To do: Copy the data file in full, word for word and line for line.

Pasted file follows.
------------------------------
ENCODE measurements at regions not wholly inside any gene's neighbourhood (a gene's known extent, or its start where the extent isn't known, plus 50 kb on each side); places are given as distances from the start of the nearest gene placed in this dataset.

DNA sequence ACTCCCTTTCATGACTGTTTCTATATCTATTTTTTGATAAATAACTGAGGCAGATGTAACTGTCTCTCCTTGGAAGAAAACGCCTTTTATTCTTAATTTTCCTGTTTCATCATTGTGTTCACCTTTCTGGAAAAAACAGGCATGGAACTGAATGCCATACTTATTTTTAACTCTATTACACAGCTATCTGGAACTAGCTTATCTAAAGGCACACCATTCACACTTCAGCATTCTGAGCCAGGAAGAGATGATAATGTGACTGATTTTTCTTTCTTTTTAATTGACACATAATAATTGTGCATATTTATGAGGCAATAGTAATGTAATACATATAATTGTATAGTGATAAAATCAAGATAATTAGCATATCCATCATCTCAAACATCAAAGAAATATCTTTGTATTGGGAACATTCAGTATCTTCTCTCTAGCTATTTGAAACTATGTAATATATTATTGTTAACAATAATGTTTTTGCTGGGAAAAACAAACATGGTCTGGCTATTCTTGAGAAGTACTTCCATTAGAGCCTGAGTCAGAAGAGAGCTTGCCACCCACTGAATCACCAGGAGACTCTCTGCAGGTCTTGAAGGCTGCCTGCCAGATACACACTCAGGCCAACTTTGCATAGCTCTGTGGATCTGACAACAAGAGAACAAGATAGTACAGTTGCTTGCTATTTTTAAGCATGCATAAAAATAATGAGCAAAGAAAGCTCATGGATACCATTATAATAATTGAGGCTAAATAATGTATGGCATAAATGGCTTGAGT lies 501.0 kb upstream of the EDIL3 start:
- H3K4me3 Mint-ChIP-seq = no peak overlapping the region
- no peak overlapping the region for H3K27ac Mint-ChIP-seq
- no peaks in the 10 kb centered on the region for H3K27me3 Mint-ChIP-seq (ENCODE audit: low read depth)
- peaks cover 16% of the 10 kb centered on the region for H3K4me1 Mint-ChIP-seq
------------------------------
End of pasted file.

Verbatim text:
ENCODE measurements at regions not wholly inside any gene's neighbourhood (a gene's known extent, or its start where the extent isn't known, plus 50 kb on each side); places are given as distances from the start of the nearest gene placed in this dataset.

DNA sequence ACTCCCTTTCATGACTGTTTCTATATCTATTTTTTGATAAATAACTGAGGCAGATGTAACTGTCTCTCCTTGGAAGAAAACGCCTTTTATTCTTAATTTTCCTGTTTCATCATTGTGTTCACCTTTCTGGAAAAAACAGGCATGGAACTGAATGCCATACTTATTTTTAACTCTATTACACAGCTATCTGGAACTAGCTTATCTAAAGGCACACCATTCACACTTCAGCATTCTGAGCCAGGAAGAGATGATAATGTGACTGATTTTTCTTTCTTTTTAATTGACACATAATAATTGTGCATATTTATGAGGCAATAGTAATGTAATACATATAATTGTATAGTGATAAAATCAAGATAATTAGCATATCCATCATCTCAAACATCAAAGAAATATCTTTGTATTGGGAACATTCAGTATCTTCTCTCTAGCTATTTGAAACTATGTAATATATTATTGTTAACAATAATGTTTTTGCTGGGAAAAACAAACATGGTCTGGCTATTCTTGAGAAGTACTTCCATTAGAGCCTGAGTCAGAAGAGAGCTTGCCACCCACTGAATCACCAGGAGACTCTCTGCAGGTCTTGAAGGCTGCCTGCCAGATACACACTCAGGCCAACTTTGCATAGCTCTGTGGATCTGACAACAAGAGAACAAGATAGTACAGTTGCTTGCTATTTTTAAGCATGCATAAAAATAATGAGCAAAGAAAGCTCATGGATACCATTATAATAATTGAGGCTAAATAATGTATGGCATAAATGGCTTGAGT lies 501.0 kb upstream of the EDIL3 start:
- H3K4me3 Mint-ChIP-seq = no peak overlapping the region
- no peak overlapping the region for H3K27ac Mint-ChIP-seq
- no peaks in the 10 kb centered on the region for H3K27me3 Mint-ChIP-seq (ENCODE audit: low read depth)
- peaks cover 16% of the 10 kb centered on the region for H3K4me1 Mint-ChIP-seq